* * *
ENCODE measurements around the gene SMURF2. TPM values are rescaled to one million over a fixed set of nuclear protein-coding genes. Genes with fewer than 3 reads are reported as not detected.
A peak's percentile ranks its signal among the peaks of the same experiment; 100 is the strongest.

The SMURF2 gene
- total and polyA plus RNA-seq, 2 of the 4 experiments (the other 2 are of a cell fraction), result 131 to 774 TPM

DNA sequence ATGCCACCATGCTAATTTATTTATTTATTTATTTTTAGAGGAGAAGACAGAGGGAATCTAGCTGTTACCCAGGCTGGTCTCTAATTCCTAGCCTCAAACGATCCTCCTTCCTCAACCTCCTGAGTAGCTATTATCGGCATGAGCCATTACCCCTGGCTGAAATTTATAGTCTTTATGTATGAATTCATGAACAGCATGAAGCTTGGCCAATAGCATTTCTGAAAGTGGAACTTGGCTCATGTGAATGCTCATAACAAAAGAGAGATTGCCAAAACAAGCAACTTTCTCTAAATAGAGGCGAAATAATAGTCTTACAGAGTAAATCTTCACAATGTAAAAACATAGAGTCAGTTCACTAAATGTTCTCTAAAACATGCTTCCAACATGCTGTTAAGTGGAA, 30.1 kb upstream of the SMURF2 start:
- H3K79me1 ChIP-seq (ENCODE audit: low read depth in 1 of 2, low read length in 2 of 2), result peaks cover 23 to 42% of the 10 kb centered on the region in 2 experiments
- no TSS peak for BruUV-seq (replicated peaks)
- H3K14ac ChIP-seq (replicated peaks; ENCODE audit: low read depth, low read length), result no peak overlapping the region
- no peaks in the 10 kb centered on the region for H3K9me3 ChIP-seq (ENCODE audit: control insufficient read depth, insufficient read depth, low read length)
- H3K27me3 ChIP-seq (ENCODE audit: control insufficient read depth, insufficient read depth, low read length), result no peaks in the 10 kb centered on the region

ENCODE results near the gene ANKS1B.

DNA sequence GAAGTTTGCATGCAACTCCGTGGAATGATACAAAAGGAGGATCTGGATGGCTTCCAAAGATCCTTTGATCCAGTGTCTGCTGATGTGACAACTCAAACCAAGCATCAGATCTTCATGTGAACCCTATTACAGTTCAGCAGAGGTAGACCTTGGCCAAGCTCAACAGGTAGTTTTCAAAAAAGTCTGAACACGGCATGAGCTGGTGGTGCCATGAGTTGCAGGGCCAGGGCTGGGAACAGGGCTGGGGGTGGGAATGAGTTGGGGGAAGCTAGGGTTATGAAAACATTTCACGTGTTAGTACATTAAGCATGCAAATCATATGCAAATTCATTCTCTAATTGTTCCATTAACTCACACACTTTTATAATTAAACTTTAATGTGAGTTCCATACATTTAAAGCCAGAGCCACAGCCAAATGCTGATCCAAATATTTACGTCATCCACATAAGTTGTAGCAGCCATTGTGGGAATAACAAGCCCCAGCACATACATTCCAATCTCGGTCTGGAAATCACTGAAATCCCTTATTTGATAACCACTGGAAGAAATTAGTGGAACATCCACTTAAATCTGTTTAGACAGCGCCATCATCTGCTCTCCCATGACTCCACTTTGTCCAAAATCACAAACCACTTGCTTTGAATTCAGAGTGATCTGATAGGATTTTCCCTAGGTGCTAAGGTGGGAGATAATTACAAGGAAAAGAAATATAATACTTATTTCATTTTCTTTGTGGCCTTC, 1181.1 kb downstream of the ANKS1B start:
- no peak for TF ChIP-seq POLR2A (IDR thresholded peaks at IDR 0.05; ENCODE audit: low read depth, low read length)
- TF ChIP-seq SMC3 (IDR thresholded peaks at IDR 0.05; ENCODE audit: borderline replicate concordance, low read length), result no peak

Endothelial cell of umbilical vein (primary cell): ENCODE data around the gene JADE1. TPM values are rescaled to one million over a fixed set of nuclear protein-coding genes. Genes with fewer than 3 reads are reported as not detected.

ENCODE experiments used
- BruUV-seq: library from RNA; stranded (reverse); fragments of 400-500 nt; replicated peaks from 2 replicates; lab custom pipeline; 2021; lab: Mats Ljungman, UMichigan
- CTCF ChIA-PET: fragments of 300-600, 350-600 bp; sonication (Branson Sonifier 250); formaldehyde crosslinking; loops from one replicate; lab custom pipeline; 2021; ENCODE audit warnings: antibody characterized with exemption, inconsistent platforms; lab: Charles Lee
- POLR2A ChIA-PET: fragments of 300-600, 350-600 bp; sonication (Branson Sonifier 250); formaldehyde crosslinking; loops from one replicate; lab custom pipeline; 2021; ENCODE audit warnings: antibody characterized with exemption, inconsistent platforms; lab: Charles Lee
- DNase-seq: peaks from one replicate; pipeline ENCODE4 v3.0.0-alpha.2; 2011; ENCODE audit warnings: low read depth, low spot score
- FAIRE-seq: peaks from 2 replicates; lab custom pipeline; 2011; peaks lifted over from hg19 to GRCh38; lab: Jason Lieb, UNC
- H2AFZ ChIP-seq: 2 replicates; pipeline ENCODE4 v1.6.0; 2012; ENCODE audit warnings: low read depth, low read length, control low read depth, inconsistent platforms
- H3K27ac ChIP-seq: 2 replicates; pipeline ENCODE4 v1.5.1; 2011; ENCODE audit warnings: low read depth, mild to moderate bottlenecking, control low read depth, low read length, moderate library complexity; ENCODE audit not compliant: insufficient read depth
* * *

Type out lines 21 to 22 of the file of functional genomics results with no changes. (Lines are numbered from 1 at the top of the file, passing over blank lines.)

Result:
- FAIRE-seq: peaks from 2 replicates; lab custom pipeline; 2011; peaks lifted over from hg19 to GRCh38; lab: Jason Lieb, UNC
- H2AFZ ChIP-seq: 2 replicates; pipeline ENCODE4 v1.6.0; 2012; ENCODE audit warnings: low read depth, low read length, control low read depth, inconsistent platforms